By Rich Heidorn Jr.
WASHINGTON — Energy efficiency now accounts for about 1.9 million jobs in the U.S., with double-digit growth projected for 2017.
So how can the Trump administration reconcile its pledge to create jobs with the president’s proposed budget cuts to the Energy Department’s research programs, which have been credited with helping to improve energy efficiency technologies?
“The EE folks have had a pretty good run for the last eight years and it’s time to rebalance a little bit,” energy lobbyist Michael McKenna told the Energy Bar Association’s annual meeting last week.
“You look at the DOE numbers, it tells you everything you need to know. $2.4 billion goes to EE and $670 million goes to the clean coal office and $430 million goes to the nuclear [power] industry [research],” said McKenna, president of MWR Strategies and former lead of President Trump’s transition team for the Energy Department. “The vibe is, let’s rebalance and to the extent possible take the government out of the equation. You can think that’s a good idea or a bad idea. But that’s the idea.”
(Lowell Ungar, senior policy advisor for the American Council for an Energy-Efficient Economy, cites somewhat different figures for fiscal year 2016. The Office of Energy Efficiency and Renewable Energy received $2,069 billion, but that includes both efficiency and renewables: Nuclear received $986 million, which includes funding for research beyond power plants; fossil fuels — coal, oil, etc. — $632 million.)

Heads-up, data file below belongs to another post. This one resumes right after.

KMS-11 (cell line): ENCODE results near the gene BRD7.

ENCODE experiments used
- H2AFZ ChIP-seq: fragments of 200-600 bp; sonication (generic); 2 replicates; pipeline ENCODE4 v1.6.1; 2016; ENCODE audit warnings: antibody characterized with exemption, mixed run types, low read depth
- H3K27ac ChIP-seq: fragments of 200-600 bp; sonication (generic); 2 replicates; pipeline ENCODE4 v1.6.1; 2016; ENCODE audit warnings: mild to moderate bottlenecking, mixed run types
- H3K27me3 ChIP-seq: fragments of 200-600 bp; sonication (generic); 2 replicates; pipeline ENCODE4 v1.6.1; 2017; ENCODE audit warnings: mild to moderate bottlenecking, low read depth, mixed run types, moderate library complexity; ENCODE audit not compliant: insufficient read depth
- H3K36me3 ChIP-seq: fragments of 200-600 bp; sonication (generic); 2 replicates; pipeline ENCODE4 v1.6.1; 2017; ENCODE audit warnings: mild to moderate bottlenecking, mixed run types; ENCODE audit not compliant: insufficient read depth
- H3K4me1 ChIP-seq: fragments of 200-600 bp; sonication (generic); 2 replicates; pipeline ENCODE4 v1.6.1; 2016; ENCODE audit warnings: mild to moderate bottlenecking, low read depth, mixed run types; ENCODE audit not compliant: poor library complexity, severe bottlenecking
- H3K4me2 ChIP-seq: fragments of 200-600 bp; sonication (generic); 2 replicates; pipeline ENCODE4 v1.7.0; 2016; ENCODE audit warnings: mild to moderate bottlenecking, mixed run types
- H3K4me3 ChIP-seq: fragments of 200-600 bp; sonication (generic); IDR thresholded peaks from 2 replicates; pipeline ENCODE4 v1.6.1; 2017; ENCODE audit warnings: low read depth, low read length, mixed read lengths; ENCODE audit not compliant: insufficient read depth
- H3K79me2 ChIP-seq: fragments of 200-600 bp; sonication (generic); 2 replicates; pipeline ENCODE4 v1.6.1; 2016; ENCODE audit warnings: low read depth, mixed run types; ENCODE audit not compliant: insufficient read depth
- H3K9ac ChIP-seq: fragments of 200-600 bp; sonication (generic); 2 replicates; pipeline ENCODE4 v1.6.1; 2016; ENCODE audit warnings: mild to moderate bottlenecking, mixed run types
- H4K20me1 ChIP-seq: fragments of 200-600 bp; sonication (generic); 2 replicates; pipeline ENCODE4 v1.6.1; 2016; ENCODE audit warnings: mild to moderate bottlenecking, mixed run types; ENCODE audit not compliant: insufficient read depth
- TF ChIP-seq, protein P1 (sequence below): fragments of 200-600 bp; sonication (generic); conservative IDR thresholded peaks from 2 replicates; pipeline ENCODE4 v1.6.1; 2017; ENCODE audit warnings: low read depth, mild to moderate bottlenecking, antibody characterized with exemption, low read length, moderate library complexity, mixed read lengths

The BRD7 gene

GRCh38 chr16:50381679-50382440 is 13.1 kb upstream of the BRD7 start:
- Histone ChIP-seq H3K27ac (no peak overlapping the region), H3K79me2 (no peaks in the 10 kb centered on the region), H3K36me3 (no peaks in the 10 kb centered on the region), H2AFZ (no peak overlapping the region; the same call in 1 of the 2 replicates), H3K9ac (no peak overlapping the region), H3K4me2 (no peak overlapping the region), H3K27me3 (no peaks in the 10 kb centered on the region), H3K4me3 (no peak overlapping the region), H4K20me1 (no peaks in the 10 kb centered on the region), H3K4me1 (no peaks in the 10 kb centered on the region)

“Of course, how much it makes sense to spend in a given area depends on the potential impacts of the technologies, on how developed the industries are and thus able to support their own research, and on DOE’s capabilities to manage effective projects in the area,” Ungar said.)
McKenna, a registered lobbyist who has represented Southern Co., Koch Industries and GDF SUEZ, resigned from the official transition team last November after Trump announced that no registered lobbyists would be permitted on the “landing teams” that met with agency officials.
McKenna and Shannon M. Bañaga — another lobbyist whose role on the official transition team was cut short by Trump’s directive — recounted their experiences as members of the transition team and their predictions on the next four years for a luncheon audience. Thomas J. Pyle, president of the Institute for Energy Research and former lead of the Energy transition team, canceled his appearance because of an illness.
“What that really meant was that the lobbyists — I think were two or three of us — got about quadruple the amount of work, and the official transition and Tom Pyle, our colleague, was able to meet with DOE … and those of us unsavory lobbyist-types, we got to meet with the rest of the industry and hear about the issues that” concerned them, she said.
“I can’t express to you how many man-hours were put into very specific ideas about what FERC should be working on in the next couple years; what DOE should and shouldn’t be working on,” said Bañaga, an attorney who worked previously for both FERC and Energy and now serves as TECO Energy’s director of federal affairs.